Several Brooklyn rabbis arrested in NJ probe
(AP) - The mayors of three New Jersey cities, two state legislators and several rabbis were among more than 40 people arrested Thursday in a sweeping corruption investigation that began as a probe into an international money laundering ring that trafficked in goods as diverse as human organs and fake designer handbags.
Among 44 people arrested Thursday were Hoboken Mayor Peter Cammarano III, Secaucus Mayor Dennis Elwell, Jersey City Deputy Mayor Leona Beldini, state Assemblyman President L. Harvey Smith and state Assemblyman Daniel Van Pelt.
Ridgefield, New Jersey Mayor Anthony Suarez, who is also an attorney, is charged with agreeing to accept an illegal $10,000 cash payment for his legal defense fund. In separate money laundering complaints, several rabbis from Brooklyn and New Jersey were charged with offenses ranging from the trafficking of kidneys from Israeli donors to laundering proceeds from selling fake Gucci and Prada bags.
A member of a synagogue headed by one of the defendants says the charges are hard to believe, given the rabbi's sermons on the need to be ethical.
Van Pelt is accused of accepting $10,000 from a cooperating government witness posing as a developer who sought help in getting permits for a project in Ocean County.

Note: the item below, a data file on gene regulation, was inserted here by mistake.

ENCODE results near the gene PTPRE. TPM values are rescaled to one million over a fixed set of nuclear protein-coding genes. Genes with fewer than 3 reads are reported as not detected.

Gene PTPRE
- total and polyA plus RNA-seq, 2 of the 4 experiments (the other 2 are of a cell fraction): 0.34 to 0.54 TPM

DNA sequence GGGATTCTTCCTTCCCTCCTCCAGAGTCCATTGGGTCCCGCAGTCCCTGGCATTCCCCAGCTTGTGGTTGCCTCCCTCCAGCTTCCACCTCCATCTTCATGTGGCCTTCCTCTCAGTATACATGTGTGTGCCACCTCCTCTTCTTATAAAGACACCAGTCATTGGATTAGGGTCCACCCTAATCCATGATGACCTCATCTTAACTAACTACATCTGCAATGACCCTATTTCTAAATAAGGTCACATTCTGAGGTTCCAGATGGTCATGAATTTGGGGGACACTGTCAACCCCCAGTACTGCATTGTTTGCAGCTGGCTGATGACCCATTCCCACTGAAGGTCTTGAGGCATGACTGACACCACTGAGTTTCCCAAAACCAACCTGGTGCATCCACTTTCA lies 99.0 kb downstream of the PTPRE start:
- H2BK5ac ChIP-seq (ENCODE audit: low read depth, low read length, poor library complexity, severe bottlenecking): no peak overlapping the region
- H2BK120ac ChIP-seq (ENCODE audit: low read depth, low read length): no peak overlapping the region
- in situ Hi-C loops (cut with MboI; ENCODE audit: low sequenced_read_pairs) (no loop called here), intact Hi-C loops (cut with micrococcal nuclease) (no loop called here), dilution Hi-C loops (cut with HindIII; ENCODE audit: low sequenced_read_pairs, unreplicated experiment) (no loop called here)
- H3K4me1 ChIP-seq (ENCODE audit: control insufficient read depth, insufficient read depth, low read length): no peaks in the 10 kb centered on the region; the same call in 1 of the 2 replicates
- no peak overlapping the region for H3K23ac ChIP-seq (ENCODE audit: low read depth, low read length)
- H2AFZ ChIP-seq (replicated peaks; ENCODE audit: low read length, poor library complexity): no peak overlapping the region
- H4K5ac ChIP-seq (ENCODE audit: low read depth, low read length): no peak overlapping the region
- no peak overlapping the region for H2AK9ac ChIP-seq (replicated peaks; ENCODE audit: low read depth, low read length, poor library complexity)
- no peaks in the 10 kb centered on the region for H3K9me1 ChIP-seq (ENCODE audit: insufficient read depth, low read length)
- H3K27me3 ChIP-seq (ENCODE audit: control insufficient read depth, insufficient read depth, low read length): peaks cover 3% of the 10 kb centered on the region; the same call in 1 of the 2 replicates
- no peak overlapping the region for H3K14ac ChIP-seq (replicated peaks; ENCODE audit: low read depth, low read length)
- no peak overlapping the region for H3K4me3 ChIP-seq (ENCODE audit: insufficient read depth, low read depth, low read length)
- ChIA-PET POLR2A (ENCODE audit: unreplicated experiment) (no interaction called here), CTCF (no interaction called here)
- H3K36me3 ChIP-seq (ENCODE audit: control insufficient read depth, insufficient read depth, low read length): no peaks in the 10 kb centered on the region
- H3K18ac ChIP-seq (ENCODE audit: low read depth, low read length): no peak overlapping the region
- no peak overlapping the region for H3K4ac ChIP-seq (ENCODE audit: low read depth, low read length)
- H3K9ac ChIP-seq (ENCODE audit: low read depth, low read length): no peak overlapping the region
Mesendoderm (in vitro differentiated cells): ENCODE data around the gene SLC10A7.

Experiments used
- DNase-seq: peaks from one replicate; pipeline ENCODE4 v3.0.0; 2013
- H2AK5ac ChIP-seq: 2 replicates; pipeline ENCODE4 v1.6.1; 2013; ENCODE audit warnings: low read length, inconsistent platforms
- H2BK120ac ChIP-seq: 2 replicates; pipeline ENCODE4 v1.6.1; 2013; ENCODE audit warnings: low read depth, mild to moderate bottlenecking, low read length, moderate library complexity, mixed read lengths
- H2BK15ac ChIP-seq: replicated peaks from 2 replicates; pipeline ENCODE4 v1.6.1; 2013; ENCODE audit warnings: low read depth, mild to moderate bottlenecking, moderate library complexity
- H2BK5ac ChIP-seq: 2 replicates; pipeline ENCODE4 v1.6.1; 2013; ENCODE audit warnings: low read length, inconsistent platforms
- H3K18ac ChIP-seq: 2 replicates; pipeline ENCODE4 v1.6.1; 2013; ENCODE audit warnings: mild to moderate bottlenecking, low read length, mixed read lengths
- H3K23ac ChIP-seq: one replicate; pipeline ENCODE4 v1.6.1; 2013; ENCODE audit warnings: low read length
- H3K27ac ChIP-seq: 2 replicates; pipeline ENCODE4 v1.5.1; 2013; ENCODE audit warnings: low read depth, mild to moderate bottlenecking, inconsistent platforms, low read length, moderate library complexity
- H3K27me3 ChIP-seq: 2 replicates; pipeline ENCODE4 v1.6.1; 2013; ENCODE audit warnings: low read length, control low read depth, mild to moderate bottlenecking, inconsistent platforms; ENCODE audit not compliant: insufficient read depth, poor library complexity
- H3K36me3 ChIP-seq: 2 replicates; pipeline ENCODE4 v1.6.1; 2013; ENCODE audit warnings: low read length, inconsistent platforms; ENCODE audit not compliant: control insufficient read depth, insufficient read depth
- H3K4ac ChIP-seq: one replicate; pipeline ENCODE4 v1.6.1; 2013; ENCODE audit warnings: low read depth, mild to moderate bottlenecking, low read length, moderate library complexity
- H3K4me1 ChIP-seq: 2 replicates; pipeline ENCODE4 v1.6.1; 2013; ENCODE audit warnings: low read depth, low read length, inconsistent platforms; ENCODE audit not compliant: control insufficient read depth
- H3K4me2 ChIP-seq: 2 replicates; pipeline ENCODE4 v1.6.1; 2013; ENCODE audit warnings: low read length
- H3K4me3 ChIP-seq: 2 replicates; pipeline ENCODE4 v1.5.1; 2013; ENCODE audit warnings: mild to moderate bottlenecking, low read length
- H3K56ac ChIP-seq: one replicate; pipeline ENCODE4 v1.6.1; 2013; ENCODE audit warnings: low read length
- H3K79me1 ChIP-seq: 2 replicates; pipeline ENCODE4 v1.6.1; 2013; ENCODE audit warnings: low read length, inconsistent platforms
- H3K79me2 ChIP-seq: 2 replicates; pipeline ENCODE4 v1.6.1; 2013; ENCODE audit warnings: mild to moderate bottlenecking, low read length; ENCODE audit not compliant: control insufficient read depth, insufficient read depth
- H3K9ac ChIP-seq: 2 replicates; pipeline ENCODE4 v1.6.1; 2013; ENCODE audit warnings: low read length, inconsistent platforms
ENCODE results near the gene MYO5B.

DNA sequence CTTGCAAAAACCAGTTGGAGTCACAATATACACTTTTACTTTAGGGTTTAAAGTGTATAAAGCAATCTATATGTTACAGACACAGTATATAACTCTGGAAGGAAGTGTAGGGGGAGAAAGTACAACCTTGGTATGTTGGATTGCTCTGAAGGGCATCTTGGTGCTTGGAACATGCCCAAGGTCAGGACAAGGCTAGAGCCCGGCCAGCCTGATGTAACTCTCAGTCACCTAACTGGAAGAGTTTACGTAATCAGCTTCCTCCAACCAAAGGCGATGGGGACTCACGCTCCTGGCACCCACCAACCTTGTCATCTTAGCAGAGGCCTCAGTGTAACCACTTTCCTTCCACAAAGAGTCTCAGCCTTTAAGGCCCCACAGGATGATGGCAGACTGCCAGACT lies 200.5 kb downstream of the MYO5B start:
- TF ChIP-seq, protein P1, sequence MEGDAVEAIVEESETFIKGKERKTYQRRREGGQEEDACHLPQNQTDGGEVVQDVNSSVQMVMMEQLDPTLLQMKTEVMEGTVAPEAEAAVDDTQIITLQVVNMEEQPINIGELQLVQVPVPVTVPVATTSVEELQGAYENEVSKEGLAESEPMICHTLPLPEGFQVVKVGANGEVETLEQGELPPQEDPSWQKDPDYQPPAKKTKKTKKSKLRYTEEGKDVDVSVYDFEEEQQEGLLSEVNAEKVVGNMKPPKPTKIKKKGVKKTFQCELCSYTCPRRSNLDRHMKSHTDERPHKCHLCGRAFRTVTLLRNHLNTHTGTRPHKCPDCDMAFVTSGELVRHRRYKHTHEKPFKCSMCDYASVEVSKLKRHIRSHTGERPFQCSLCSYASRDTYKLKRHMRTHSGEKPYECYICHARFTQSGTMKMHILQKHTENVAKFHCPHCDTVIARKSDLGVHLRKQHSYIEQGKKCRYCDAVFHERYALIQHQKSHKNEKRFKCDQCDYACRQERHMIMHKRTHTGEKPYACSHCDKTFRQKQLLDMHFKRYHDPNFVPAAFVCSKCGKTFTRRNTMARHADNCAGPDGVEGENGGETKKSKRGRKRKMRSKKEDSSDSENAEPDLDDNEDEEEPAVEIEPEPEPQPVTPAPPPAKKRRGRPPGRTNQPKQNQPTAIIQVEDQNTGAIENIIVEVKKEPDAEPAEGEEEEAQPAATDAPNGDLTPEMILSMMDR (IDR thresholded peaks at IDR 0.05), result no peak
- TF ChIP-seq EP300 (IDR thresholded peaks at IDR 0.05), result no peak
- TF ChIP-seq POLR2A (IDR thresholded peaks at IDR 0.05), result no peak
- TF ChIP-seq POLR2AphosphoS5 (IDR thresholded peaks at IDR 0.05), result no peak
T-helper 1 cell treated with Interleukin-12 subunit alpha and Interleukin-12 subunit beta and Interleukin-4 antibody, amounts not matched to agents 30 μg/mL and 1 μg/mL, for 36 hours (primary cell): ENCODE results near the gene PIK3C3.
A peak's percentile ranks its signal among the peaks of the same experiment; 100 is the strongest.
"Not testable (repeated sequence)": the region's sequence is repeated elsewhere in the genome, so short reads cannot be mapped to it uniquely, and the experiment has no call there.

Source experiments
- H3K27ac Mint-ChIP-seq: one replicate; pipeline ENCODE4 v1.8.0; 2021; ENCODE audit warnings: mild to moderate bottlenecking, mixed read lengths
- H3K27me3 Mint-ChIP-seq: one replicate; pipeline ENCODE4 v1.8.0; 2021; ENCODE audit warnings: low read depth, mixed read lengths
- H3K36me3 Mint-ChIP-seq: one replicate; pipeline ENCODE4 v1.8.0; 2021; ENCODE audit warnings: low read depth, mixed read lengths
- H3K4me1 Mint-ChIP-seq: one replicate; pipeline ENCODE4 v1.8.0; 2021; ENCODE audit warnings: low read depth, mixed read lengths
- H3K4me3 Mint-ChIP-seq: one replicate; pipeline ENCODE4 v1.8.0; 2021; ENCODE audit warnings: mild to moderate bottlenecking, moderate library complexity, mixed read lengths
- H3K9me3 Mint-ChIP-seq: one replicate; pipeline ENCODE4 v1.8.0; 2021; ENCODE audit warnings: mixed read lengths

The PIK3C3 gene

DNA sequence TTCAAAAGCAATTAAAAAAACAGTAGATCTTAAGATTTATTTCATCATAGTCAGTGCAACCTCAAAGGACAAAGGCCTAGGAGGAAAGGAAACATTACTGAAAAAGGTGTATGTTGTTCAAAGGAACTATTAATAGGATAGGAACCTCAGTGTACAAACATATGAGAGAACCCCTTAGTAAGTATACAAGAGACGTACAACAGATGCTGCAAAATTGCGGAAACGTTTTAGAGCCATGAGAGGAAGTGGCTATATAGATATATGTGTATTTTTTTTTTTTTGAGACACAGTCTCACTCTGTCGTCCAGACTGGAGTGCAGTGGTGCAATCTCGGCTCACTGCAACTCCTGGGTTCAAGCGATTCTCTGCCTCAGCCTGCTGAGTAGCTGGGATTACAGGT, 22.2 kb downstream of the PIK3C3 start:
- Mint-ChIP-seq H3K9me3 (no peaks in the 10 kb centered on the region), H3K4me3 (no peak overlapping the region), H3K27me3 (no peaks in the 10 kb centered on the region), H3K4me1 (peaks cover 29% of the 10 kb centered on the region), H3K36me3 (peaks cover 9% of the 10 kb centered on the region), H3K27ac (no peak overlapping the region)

Smith, the Jersey City Council President, and several other current and former Jersey City public officials also are accused of accepting money to help the fake developer gain permits and approvals.
Beldini, 74, is charged with conspiracy to commit extortion by taking $20,000 in illegal campaign contributions. Jersey City Mayor Jerramiah Healy said Thursday the charges were "a little shocking."
"I have full faith in Leona," Healy said. "She's a good friend of mine - was and will be." Cammarano, 32, who won a runoff election last month, is charged with accepting $25,000 in cash bribes from an undercover cooperating witness. Elwell is charged with taking $10,000.
According to the U.S. Attorney's Office, the investigation initially focused, with the help of the cooperating witness, on the money laundering network that operated between Brooklyn, Deal, N.J. and Israel. The network is alleged to have laundered tens of millions of dollars through charities controlled by rabbis in New York and New Jersey.